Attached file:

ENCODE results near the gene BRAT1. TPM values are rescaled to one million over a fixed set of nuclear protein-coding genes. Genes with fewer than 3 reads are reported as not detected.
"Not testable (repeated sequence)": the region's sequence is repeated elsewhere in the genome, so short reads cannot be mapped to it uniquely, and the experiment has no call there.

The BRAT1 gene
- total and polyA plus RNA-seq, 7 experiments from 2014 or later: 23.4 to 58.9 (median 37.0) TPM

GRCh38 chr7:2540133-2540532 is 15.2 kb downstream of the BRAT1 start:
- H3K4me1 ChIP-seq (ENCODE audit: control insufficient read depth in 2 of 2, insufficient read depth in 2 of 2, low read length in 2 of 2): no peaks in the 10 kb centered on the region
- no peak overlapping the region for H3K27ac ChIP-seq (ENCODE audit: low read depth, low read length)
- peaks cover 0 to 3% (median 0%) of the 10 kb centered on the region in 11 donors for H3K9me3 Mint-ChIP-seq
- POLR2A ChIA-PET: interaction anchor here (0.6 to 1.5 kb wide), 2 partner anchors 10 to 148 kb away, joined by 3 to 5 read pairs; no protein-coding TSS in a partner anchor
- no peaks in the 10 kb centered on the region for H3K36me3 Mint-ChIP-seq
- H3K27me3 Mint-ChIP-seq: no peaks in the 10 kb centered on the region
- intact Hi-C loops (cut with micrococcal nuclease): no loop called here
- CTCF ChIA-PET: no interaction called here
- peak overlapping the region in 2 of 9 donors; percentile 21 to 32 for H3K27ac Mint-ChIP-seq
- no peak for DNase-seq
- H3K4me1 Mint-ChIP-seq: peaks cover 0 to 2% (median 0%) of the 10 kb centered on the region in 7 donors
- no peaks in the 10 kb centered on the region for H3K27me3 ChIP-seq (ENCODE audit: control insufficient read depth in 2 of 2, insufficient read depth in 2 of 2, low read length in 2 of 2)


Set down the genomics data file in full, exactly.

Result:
ENCODE results near the gene BRAT1. TPM values are rescaled to one million over a fixed set of nuclear protein-coding genes. Genes with fewer than 3 reads are reported as not detected.
"Not testable (repeated sequence)": the region's sequence is repeated elsewhere in the genome, so short reads cannot be mapped to it uniquely, and the experiment has no call there.

The BRAT1 gene
- total and polyA plus RNA-seq, 7 experiments from 2014 or later: 23.4 to 58.9 (median 37.0) TPM

GRCh38 chr7:2540133-2540532 is 15.2 kb downstream of the BRAT1 start:
- H3K4me1 ChIP-seq (ENCODE audit: control insufficient read depth in 2 of 2, insufficient read depth in 2 of 2, low read length in 2 of 2): no peaks in the 10 kb centered on the region
- no peak overlapping the region for H3K27ac ChIP-seq (ENCODE audit: low read depth, low read length)
- peaks cover 0 to 3% (median 0%) of the 10 kb centered on the region in 11 donors for H3K9me3 Mint-ChIP-seq
- POLR2A ChIA-PET: interaction anchor here (0.6 to 1.5 kb wide), 2 partner anchors 10 to 148 kb away, joined by 3 to 5 read pairs; no protein-coding TSS in a partner anchor
- no peaks in the 10 kb centered on the region for H3K36me3 Mint-ChIP-seq
- H3K27me3 Mint-ChIP-seq: no peaks in the 10 kb centered on the region
- intact Hi-C loops (cut with micrococcal nuclease): no loop called here
- CTCF ChIA-PET: no interaction called here
- peak overlapping the region in 2 of 9 donors; percentile 21 to 32 for H3K27ac Mint-ChIP-seq
- no peak for DNase-seq
- H3K4me1 Mint-ChIP-seq: peaks cover 0 to 2% (median 0%) of the 10 kb centered on the region in 7 donors
- no peaks in the 10 kb centered on the region for H3K27me3 ChIP-seq (ENCODE audit: control insufficient read depth in 2 of 2, insufficient read depth in 2 of 2, low read length in 2 of 2)